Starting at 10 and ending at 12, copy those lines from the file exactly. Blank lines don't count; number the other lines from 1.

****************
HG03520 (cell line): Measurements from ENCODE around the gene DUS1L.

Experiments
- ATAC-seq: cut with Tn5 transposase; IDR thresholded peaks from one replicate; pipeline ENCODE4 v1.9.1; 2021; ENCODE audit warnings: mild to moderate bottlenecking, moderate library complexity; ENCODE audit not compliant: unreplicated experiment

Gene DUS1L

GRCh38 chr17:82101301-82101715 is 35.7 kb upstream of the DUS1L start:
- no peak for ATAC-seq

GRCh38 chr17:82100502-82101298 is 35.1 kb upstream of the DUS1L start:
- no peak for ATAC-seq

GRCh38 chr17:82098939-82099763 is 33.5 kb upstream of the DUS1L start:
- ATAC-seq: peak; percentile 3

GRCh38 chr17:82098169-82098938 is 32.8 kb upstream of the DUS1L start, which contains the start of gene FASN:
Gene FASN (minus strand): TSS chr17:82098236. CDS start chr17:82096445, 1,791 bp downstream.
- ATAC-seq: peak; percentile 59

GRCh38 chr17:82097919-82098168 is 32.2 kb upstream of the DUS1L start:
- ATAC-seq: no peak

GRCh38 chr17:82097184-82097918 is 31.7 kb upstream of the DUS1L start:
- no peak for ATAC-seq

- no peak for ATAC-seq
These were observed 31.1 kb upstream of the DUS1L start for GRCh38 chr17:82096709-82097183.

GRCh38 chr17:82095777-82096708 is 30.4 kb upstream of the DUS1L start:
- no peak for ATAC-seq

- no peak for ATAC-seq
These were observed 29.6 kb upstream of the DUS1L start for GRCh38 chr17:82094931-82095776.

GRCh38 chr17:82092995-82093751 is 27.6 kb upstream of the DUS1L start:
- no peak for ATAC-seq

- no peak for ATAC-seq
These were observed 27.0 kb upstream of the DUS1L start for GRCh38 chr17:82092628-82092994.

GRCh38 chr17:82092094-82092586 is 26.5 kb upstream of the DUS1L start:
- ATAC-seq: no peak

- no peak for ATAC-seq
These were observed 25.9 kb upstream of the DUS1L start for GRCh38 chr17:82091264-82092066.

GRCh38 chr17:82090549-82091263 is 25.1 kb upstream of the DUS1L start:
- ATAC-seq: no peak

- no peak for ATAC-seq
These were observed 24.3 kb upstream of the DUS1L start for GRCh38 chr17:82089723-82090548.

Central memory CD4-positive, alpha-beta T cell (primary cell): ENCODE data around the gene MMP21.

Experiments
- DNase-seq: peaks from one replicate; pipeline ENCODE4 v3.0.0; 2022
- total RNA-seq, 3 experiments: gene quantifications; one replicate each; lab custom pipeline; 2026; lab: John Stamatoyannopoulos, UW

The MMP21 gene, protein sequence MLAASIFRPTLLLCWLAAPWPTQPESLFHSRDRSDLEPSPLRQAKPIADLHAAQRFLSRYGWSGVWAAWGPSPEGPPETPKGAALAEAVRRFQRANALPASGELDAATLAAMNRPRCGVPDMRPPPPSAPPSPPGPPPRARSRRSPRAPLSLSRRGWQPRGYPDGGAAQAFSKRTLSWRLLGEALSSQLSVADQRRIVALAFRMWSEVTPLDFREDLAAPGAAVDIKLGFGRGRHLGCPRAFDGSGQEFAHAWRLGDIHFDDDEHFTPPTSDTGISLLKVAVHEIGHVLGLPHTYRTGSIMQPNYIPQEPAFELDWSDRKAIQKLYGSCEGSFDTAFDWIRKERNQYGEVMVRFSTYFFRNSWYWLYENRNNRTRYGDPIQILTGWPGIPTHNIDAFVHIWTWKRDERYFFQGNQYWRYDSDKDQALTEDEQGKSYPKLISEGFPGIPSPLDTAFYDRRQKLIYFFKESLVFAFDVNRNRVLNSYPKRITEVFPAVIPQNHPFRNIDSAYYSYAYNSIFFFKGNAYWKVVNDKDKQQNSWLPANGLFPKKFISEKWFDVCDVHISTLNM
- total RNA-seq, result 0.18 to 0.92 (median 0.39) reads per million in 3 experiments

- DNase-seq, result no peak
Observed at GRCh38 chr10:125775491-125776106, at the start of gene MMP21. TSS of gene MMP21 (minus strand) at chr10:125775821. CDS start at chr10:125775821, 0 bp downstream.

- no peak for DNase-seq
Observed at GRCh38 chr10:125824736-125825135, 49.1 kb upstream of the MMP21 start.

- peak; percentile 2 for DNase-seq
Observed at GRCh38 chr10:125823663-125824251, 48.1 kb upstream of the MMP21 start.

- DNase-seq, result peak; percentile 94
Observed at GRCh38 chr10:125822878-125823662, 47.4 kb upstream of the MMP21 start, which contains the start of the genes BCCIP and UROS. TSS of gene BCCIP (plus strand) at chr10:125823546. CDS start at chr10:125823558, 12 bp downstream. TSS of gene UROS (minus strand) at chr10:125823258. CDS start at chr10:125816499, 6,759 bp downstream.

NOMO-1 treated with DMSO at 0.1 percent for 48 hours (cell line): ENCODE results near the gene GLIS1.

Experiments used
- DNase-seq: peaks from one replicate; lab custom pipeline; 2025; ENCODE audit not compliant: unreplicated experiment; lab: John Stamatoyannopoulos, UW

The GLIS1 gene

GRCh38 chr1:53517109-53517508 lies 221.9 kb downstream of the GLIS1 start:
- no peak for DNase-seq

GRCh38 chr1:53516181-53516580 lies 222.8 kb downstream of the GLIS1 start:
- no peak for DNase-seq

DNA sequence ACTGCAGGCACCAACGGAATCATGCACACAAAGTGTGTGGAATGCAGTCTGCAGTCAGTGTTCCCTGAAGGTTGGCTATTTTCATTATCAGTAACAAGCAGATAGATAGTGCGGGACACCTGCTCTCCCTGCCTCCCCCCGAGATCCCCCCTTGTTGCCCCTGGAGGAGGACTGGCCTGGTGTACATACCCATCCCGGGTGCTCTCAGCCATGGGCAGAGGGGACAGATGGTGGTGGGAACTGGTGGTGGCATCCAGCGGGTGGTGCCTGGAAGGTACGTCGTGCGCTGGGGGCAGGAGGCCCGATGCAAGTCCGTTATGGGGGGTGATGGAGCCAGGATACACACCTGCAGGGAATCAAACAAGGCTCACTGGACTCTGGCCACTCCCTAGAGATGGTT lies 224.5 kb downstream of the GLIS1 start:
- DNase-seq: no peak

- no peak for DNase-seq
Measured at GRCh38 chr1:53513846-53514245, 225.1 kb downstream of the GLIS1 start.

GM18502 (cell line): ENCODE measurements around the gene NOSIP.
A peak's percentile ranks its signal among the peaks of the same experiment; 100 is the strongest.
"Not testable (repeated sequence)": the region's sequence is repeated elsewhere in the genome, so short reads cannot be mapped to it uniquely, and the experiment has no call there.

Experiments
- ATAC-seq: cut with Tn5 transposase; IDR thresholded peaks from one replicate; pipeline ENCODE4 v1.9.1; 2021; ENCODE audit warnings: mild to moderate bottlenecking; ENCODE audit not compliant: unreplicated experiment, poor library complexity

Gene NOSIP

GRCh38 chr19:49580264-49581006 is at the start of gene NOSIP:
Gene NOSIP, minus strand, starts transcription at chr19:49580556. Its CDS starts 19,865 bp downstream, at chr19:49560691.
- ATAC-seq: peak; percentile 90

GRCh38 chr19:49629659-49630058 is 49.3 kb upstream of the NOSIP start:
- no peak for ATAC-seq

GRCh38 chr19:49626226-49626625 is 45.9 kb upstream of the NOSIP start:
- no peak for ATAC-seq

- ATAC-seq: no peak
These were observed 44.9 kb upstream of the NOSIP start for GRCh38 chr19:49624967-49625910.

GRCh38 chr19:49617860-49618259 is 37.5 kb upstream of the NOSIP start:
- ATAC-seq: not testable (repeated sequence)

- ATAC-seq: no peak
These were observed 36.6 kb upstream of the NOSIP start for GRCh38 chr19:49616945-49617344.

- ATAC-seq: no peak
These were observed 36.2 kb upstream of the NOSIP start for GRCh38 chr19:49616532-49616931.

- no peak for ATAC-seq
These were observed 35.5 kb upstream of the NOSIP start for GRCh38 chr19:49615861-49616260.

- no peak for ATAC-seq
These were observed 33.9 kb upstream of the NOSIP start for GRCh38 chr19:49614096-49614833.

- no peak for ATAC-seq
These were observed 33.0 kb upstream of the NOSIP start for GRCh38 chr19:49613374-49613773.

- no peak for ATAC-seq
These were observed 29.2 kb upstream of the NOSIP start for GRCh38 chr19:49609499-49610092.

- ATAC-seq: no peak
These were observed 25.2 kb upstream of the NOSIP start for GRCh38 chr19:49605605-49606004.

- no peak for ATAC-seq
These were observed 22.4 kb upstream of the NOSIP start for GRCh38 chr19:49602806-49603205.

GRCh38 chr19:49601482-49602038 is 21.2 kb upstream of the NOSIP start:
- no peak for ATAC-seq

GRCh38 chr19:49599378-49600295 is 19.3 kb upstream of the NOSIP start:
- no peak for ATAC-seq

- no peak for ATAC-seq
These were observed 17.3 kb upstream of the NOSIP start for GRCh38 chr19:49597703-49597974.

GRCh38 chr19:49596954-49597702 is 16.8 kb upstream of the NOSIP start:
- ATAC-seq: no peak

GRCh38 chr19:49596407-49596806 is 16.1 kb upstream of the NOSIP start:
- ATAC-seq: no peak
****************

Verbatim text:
- ATAC-seq: peak; percentile 3

GRCh38 chr17:82098169-82098938 is 32.8 kb upstream of the DUS1L start, which contains the start of gene FASN:
Gene FASN (minus strand): TSS chr17:82098236. CDS start chr17:82096445, 1,791 bp downstream.